Calling the act of wearing a facial covering in public a “collective act of patriotism,” Illinois Gov. J.B. Pritzker called on state residents to not only wear masks while shopping, but also to report mask-related discrimination against minority residents.
During his Wednesday coronavirus press briefing, Pritzker said that a recent rise in racial profiling incidents related to wearing masks has to be stopped, and that store workers, police officers, and Illinois residents must guard against making dangerous assumptions about fellow community members.
“I want to call on the public to help us stop these hateful incidents by speaking out and standing up for others in your community,” Pritzker said. “If you witness or experience mask-related discrimination, or discrimination of any kind, please report the incident to the Illinois Department of Human Rights.”
In one high-profile incident, State Rep. Cam Buckner reported that he was profiled while he was shopping at a store in Chicago’s Bronzeville neighborhood. Buckner said that a police officer approached him after he left the store and asked to see the receipt for the items he purchased. Buckner, who was wearing a facial covering and gloves to shop, said the officer told him he “looked like he may be up to something.”
Buckner posted about his experience on social media, and Chicago police are investigating the alleged incident.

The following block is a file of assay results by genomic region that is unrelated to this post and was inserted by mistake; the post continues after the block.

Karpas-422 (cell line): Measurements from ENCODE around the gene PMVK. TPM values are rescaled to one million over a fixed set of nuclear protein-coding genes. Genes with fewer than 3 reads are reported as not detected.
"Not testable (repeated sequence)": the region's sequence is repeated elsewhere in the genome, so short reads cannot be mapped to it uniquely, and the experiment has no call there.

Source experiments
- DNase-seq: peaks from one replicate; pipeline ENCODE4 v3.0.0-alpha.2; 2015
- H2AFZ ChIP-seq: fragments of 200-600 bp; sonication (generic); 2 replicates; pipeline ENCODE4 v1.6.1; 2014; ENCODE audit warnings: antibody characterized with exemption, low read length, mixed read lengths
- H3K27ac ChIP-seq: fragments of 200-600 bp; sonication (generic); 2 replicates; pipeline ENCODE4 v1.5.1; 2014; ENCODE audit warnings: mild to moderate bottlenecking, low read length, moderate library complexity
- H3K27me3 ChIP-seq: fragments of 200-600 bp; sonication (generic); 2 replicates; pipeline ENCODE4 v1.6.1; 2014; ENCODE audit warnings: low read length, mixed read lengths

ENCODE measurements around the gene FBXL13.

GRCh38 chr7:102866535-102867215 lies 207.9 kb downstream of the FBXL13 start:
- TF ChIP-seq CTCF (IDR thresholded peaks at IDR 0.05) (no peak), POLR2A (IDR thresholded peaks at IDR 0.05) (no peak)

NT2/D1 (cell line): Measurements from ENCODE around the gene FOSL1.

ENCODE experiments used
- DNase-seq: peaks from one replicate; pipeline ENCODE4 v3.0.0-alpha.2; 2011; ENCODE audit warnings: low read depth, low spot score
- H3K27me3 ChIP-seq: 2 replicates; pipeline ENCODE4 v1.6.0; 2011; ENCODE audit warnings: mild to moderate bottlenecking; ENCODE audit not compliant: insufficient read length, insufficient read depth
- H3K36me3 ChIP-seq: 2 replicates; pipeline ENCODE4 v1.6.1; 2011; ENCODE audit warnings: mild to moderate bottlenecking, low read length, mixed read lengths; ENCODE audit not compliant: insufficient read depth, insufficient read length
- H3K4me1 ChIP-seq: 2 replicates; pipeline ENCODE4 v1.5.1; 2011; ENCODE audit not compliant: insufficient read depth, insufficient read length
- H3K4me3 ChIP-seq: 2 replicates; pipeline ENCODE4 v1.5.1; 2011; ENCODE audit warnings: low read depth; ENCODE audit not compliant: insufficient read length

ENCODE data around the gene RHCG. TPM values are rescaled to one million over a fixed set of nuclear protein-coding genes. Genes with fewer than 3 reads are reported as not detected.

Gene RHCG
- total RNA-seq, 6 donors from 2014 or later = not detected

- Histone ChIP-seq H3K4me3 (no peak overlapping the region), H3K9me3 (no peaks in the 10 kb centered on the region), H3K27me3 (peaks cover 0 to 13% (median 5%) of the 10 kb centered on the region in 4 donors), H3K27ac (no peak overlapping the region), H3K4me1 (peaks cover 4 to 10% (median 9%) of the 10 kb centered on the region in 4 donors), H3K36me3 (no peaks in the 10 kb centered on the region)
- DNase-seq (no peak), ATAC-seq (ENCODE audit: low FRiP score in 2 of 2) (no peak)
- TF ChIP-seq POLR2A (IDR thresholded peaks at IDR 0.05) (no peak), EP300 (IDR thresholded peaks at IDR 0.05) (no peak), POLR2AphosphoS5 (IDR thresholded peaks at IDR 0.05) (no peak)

Face coverings are now required as part of the state’s ongoing “stay-at-home” order. Residents are required to wear masks in public situations where social distancing guidelines cannot be observed. There are exceptions to the rule, including for those with medical conditions that make it unsafe or medically dangerous to wear a mask.
That exemption is in the news this week after a father brought his daughter to an Orland Park Target store over the weekend. When his daughter, who has been diagnosed with autism and other sensory disorders, removed her mask, an employee at the store threatened to call police.
The company has issued a statement saying it will educate its employees on the rules and regulations surrounding the wearing of facial coverings, and the girl’s father has said he hopes that those rules and exemptions will be posted in prominent places in stores.
While the mask requirements are still new, Pritzker hopes that state residents, business owners and employees can adapt quickly so that everyone can be kept safe and secure.
“I recognize that this is a new practice for many in Illinois and the entire United States – but it’s on us to change how we think about face coverings,” he said. “Protecting your fellow Americans by wearing a face covering in public is a collective act of patriotism. And doctors will tell you it’s one of the best things we can do for public health right now.”